Tour de France organiser reaches deal to acquire the Fred Whitton Challenge sportive

Legendary Lake District sportive to be run by Human Race

A rider climbs Honister Pass, one of the early climbs in the Fred Whitton Challenge

(Image credit: Andy Jones)

One of the toughest events on the UK sportive calendar has been taken over by a subsidiary of Tour de France organisers A.S.O., it has been announced today.

The Fred Whitton Challenge, which covers 112 miles of gruelling Lake District terrain, has been run by the Lakes Road Club and local volunteers since 1999, but has now been taken over by Human Race, which is itself owned by the Tour de France organisers.

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In a statement, the current organisers of the event said that the contract agreed with Human Race meant that the Fred Whitton Challenge would "keep our ethos and our charitable commitments without any compromise".

Paul Loftus, the president of the Fred Whitton Challenge, said that the deal was in the best interests of the long term future of the event.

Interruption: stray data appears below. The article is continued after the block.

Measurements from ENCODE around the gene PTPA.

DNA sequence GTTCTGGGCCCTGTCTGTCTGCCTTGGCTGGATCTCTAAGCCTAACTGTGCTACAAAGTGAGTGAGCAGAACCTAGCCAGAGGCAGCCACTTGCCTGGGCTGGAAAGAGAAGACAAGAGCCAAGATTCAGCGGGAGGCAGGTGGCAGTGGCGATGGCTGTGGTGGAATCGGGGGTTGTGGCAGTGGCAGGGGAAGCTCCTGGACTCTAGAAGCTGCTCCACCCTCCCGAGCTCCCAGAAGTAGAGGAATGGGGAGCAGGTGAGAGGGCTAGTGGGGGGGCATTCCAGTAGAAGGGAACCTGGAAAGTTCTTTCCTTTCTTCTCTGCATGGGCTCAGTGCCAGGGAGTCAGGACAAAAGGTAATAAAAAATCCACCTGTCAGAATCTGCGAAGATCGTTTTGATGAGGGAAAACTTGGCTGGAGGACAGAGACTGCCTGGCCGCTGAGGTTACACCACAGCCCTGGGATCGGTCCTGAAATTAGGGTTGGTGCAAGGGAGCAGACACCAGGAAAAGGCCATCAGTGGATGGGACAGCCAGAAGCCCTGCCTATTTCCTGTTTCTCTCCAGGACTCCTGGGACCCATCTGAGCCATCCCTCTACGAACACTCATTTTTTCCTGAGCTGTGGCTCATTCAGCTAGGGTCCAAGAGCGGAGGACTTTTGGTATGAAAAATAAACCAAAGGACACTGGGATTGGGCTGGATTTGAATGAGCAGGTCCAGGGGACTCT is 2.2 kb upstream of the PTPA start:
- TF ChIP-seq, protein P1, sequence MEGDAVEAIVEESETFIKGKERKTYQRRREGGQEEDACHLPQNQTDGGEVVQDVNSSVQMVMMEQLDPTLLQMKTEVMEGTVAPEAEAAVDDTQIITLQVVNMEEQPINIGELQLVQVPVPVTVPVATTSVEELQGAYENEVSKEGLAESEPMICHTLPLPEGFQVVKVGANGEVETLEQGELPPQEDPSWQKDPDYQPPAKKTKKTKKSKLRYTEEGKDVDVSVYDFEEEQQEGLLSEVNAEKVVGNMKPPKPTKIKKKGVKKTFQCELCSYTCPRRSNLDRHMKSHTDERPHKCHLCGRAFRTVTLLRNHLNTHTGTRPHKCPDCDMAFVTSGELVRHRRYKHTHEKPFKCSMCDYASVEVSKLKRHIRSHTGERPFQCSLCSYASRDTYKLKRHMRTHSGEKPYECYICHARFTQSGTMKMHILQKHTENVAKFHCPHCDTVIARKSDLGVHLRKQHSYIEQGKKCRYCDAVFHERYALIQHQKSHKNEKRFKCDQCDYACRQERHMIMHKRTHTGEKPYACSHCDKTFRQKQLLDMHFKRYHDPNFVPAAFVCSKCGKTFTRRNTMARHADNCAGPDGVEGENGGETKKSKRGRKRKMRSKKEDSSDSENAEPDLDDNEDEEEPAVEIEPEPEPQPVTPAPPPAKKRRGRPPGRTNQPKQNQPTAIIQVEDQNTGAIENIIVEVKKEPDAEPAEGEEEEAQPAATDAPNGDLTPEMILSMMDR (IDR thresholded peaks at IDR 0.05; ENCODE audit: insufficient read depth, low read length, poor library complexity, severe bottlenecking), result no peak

Watch: How to climb Honister Pass

“Myself, the Steering Group and the Lake Road Club are excited that the future of the Challenge has been secured for years to come," Loftus said.

"We feel that in teaming up with Human Race we have a partner that will respect the ideals that we have achieve over the years with the event, and that we can still now raise money for all the charities that we have successfully supported in the past.

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"Never in our wildest dreams did we think that we would be in this position today were we would have to ballot riders for places in the event, and that the organisers of the Tour de France are aware of our event in Cumbria."

The 2017 event will take place as planned on May 7, with riders tackling all of the major Cumbrian passes, including Kirkstone Pass, Honister Pass, and the fearsome Hardknott Pass.

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